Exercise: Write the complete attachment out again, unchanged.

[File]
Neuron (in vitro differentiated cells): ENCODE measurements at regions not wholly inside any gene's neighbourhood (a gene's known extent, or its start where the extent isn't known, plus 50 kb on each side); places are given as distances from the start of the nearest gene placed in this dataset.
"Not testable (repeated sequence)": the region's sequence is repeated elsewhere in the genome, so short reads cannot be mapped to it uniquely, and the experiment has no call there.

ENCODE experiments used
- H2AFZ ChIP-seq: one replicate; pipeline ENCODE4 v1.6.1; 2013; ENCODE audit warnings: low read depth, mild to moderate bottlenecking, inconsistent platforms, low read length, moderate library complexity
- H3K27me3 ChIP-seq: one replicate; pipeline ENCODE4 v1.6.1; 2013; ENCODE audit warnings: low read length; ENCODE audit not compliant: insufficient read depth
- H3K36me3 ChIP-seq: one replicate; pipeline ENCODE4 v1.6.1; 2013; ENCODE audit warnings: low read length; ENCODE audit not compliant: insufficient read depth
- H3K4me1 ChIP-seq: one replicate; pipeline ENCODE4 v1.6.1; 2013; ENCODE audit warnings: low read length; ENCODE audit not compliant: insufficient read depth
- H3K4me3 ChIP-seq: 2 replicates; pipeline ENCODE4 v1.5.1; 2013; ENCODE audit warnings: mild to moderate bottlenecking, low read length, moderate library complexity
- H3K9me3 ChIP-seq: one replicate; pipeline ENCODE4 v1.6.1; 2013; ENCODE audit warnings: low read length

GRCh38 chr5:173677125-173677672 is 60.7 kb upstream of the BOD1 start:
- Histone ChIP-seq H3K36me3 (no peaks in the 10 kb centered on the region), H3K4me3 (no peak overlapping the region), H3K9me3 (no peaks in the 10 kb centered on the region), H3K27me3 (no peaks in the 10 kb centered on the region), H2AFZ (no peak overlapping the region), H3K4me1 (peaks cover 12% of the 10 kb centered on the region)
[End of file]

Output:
Neuron (in vitro differentiated cells): ENCODE measurements at regions not wholly inside any gene's neighbourhood (a gene's known extent, or its start where the extent isn't known, plus 50 kb on each side); places are given as distances from the start of the nearest gene placed in this dataset.
"Not testable (repeated sequence)": the region's sequence is repeated elsewhere in the genome, so short reads cannot be mapped to it uniquely, and the experiment has no call there.

ENCODE experiments used
- H2AFZ ChIP-seq: one replicate; pipeline ENCODE4 v1.6.1; 2013; ENCODE audit warnings: low read depth, mild to moderate bottlenecking, inconsistent platforms, low read length, moderate library complexity
- H3K27me3 ChIP-seq: one replicate; pipeline ENCODE4 v1.6.1; 2013; ENCODE audit warnings: low read length; ENCODE audit not compliant: insufficient read depth
- H3K36me3 ChIP-seq: one replicate; pipeline ENCODE4 v1.6.1; 2013; ENCODE audit warnings: low read length; ENCODE audit not compliant: insufficient read depth
- H3K4me1 ChIP-seq: one replicate; pipeline ENCODE4 v1.6.1; 2013; ENCODE audit warnings: low read length; ENCODE audit not compliant: insufficient read depth
- H3K4me3 ChIP-seq: 2 replicates; pipeline ENCODE4 v1.5.1; 2013; ENCODE audit warnings: mild to moderate bottlenecking, low read length, moderate library complexity
- H3K9me3 ChIP-seq: one replicate; pipeline ENCODE4 v1.6.1; 2013; ENCODE audit warnings: low read length

GRCh38 chr5:173677125-173677672 is 60.7 kb upstream of the BOD1 start:
- Histone ChIP-seq H3K36me3 (no peaks in the 10 kb centered on the region), H3K4me3 (no peak overlapping the region), H3K9me3 (no peaks in the 10 kb centered on the region), H3K27me3 (no peaks in the 10 kb centered on the region), H2AFZ (no peak overlapping the region), H3K4me1 (peaks cover 12% of the 10 kb centered on the region)